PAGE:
Time to put the “do not disturb” sign up on the pool and just relax for a while now.

I'm taking it easy for a few days...

Sailing north to Fortaleza

Squall at sea off Recife, Brazil

A week at sea battling contrary winds to return to Cabedelo, ten days to recover and another three days on the water before reaching Marina Park, Fortaleza.

Not that there was much recovering going on in Jacare! The place was infested with sand flies (no-seeums, gnats or what ever else you want to call them). All boats were affected, including those at anchor, despite mosquito netting (they are small enough to get through the mesh). After several nights of playing host to the creepy crawlies, no sailor was feeling particularly rested.

For entertainment, we’d compare ‘war wounds’ each morning and complain about the incessant rain! For me, one visit to Jacare is more than enough, and if it had not been for the excellent company of fellow yachtsmen, I’d have left almost immediately.

Just hop on the bus Gus....

Suggestion for sailors visiting northern Brazil via Fernando de Noronha: Head directly for Salvador so you only have to contend with ‘bad sax’ and this part of the coast once.

Making bread in a pressure cooker

I’d wanted to stop at various small ports along the way, but few are safe to enter in anything other than perfect conditions.

Besides, it’s taken me three days to regain my “sea legs” and I’m not going through that process again any time soon if I can help it.

I’ll busy myself making fresh bread instead…

It’s been the usual uneventful solitary affair at sea. Cruising 20 to 30 miles offshore, Brazil is out of sight. The only reminder that I’m not too far from civilization is the reflection of city lights upon an ever present band of cloud to the west.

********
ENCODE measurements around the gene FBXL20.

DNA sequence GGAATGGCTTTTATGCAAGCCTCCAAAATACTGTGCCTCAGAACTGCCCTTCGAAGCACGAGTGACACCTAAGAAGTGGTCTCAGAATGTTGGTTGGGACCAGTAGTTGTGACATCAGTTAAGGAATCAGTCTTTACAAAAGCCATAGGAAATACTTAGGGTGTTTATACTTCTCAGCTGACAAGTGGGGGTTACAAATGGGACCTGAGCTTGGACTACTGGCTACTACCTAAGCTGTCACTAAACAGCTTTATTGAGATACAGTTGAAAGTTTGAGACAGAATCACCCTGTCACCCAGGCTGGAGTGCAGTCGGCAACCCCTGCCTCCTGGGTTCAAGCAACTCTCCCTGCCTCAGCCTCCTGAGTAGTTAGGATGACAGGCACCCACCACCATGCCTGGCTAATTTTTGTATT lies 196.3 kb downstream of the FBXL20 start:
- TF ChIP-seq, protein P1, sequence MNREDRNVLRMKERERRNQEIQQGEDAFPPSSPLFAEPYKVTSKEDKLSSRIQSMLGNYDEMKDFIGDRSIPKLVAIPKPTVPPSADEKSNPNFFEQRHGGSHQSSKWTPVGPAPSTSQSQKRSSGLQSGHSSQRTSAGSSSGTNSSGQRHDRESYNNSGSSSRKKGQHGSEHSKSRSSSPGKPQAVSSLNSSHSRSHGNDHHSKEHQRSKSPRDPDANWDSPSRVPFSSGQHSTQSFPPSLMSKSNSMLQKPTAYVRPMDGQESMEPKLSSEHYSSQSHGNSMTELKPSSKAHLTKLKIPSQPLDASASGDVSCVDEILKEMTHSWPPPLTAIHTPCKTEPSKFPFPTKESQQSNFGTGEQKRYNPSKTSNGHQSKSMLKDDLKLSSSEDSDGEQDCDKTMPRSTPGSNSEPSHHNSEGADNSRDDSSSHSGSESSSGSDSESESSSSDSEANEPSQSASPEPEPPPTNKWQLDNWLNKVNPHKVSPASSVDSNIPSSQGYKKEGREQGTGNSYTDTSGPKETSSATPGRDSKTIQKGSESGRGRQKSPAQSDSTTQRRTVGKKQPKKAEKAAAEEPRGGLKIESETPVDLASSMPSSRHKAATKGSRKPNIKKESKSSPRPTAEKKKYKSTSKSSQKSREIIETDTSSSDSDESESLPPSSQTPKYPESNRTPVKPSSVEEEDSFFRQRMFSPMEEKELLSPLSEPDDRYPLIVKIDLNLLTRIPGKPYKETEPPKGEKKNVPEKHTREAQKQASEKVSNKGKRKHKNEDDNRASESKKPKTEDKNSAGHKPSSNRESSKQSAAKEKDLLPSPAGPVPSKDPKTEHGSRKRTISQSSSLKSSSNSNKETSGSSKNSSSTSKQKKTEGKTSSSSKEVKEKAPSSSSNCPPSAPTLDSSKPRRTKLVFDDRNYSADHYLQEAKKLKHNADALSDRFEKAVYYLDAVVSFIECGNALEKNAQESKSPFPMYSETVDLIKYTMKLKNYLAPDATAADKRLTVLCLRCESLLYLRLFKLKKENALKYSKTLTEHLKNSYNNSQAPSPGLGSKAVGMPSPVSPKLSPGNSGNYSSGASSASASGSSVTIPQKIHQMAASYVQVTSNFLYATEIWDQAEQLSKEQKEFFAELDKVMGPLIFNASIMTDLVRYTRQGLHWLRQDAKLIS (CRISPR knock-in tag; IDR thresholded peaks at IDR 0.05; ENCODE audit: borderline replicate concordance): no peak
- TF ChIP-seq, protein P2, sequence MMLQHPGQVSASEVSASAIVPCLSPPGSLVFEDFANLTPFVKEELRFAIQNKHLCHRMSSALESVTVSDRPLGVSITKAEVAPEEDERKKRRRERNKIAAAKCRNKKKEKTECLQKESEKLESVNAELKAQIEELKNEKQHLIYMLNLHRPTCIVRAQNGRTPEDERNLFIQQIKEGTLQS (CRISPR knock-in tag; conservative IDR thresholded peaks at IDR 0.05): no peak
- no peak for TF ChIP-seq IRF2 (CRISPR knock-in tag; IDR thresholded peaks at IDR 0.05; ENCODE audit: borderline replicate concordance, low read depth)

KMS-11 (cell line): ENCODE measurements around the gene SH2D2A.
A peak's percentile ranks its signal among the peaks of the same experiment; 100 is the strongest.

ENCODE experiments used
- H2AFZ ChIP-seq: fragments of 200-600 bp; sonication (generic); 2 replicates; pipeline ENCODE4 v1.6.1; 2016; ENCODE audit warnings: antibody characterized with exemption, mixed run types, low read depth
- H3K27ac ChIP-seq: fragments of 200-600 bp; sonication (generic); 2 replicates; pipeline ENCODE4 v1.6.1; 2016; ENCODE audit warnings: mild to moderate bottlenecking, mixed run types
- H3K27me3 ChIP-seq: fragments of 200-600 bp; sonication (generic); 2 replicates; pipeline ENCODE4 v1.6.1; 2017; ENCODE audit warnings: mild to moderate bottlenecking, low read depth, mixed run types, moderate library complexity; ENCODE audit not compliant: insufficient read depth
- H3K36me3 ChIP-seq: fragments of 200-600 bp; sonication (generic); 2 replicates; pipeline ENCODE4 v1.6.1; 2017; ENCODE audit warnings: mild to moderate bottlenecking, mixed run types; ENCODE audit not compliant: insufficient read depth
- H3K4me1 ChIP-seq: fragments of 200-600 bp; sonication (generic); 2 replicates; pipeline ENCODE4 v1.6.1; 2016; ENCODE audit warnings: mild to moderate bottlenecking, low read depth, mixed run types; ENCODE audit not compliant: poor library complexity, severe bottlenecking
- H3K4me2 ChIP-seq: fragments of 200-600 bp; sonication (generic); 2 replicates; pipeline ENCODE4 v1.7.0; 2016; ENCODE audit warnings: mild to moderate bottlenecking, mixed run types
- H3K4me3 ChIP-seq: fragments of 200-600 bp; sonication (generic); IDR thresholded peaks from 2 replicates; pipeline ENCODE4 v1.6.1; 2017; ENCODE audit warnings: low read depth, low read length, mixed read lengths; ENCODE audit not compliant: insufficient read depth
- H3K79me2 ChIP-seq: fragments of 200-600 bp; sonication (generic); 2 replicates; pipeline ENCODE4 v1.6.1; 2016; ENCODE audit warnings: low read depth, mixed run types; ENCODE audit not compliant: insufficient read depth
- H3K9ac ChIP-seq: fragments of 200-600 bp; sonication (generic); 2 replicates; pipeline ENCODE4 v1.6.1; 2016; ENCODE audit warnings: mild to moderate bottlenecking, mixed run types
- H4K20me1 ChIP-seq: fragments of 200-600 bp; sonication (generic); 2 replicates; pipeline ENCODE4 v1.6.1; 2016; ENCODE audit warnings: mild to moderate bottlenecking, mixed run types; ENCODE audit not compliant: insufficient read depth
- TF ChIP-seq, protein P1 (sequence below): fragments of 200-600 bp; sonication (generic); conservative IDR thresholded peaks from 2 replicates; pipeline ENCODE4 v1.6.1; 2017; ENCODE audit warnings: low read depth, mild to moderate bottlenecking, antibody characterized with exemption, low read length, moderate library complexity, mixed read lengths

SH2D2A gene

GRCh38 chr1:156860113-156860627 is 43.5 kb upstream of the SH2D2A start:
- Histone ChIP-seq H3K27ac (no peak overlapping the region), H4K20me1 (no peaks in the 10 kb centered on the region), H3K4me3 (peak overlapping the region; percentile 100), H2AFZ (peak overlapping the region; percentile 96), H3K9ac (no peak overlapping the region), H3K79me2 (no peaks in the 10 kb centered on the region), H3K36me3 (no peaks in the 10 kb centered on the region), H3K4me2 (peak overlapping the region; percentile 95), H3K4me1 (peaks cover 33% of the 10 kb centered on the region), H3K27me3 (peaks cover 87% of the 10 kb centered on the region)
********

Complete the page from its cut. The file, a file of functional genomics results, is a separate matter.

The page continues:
I’ve been feeling somewhat melancholy since leaving Salvador and I’m not particularly sure why this is. Am I suffering from the anticlimax to “great expectations”? Perhaps… It could also be that watching the cricket all day isn’t my thing…

Watching the cricket Brazillian style...

It’s true that no crowd of teary eyed maidens came to wave goodbye upon my departure but my expectations weren’t that great! Three or four would have been enough. 😉

Fantasies aside, I happily (forcibly) settled for the maiden-less cacophony of ships horns sounding from my marina neighbors as I made way in Eileen. It was a fabulous substitute send off guys… Thanks!

No, I suspect that freedom itself breeds melancholy. With no social ties or responsibilities and nothing but the vague objective of sailing westward in mind, it’s easy to feel emotionally adrift, oscillating between euphoria and a mild despondence.

As long as the oscillations don’t increase in amplitude or frequency I should be fine, but if ever you come across someone who laughs and cries in the same sentence, it’s a sure bet he’s done too much single-handed sailing!

I’ve no idea what the long term psychological effects of DIY bathroom renovations or mowing lawns on weekends is but it frightens me, so for now I’ll stick with the potential hardships of sailing while emotionally adrift… 🙂

Regards from Fortaleza!